During the 1800's Louis Agassiz was a science professor in Europe and later at Harvard University. He made major contributions in the field of natural history, including zoological classification, especially of fish. He became famous for his approach to teaching, which stressed the student's study of nature itself rather than the study of previously published information. Agassiz felt that the goal of study was not to acquire facts through contact with others' lectures and books, but to built one's own set of facts through direct contact with nature. This approach revolutionized the study of natural history and his students became the leading teachers of natural history during the second half of the 1800's. Below is an example of how perseverance plus a few key practices in observation paid off for one of those students.

The Student, the Fish, and Agassiz

by the Student (abridged)
It was more than fifteen years ago that I entered the laboratory of Professor Agassiz, and told him I had enrolled my name in the scientific school as a student of natural history. He asked me a few questions about my object in coming, my antecedents generally, the mode in which I afterwards proposed to use the knowledge I might acquire, and finally, whether I wished to study any special branch. To the latter I replied that while I wished to be well grounded in all departments of zoology, I purposed to devote myself specially to insects.

"When do you wish to begin?" he asked.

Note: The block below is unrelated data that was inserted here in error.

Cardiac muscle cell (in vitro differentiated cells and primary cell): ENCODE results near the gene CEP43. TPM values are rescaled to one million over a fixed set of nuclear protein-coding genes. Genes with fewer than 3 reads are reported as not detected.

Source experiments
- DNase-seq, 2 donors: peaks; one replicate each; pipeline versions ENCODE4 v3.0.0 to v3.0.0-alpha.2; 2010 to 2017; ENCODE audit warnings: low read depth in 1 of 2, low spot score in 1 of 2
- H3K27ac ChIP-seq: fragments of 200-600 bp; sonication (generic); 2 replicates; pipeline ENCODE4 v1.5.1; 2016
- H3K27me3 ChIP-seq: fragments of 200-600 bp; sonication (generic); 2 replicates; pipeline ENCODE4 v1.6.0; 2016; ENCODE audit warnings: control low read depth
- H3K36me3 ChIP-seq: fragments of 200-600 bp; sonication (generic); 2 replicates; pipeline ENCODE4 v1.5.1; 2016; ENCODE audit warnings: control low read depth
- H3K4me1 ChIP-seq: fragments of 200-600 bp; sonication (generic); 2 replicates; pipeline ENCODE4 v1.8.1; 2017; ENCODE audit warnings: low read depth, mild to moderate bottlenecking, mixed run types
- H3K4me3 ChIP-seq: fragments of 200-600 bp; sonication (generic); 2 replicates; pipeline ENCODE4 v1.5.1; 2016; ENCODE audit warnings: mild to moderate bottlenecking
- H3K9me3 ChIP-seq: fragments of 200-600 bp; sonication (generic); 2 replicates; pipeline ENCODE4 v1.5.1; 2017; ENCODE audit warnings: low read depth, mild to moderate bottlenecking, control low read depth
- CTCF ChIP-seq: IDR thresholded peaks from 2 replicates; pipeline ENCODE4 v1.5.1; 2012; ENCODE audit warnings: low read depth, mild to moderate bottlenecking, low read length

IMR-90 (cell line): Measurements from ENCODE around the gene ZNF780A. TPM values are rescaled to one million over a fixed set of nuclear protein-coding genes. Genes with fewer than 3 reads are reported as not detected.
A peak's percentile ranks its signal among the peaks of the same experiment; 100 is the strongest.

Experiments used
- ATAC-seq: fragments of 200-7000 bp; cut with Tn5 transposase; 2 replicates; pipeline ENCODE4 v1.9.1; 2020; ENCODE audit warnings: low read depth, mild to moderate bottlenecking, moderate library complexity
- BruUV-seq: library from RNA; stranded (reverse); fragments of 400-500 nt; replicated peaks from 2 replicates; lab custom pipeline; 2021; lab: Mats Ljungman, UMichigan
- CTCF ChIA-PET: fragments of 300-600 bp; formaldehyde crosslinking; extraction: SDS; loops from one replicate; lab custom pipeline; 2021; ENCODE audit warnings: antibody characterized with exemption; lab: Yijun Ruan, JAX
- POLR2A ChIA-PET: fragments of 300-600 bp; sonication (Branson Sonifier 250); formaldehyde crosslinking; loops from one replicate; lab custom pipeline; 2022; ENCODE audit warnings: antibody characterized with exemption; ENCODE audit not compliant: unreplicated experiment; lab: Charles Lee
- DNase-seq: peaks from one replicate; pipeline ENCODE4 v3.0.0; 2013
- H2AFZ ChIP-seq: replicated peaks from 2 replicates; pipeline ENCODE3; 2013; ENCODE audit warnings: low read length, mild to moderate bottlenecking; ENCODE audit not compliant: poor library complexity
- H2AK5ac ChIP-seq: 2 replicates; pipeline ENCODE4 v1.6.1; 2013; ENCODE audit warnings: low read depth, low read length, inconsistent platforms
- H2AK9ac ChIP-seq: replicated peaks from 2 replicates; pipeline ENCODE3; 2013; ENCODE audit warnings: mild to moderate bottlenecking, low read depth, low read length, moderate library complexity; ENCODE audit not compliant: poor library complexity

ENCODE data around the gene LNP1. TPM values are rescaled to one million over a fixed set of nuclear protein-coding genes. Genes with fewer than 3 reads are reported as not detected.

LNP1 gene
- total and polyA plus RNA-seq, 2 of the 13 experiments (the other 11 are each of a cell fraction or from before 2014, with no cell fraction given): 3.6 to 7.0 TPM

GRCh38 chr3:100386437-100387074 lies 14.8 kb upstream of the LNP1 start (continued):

"Now," I replied.

This seemed to please him, and with an energetic "Very well," he reached from a shelf a huge jar of specimens in yellow alcohol.

"Take this fish," said he, "and look at it; we call it a Haemulon (pronounced Hem-yú-lon); by and by I will ask what you have seen."

With that he left me, but in a moment returned with explicit instructions as to the care of the object entrusted to me.

"No man is fit to be a naturalist," said he, "who does not know how to take care of specimens."

I was to keep the fish before me in a tin tray, and occasionally moisten the surface with alcohol from the jar, always taking care to replace the stopper tightly. . . . The example of the professor who had unhesitatingly plunged to the bottom of the jar to produce the fish was infectious; and though this alcohol had "a very ancient and fishlike smell," I really dared not show any aversion within these sacred precincts, and treated the alcohol as though it were pure water. . . .

In ten minutes I had seen all that could be seen in that fish, and started in search of the professor, who had, however, left the museum, and when I returned, after lingering over some of the odd animals stored in the upper apartment, my specimen was dry all over. I dashed the fluid over the fish as if to resuscitate it from a fainting-fit, and looked with anxiety for a return of the normal, sloppy appearance. This little excitement over, nothing was to be done but return to a steadfast gaze at my mute companion. Half an hour passed, an hour, another hour; the fish began to look loathsome. I turned it over and around; looked it in the face - ghastly; from behind, beneath, above, sideways, at a three-quarters view - just as ghastly. I was in despair; at an early hour I concluded that lunch was necessary; so with infinite relief, the fish was carefully replaced in the jar, and for an hour I was free.

On my return, I learned that Professor Agassiz had been at the museum, but had gone and would not return for several hours. My fellow students were too busy to be disturbed by continued conversation. Slowly I drew forth that hideous fish, and with a feeling of desperation again looked at it. I might not use a magnifying glass; instruments of all kinds were interdicted. My two hands, my two eyes, and the fish; it seemed a most limited field. I pushed my fingers down its throat to see how sharp its teeth were. I began to count the scales in the different rows until I was convinced that that was nonsense. At last a happy thought struck me - I would draw the fish; and now with surprise I began to discover new features in the creature. Just then the professor returned.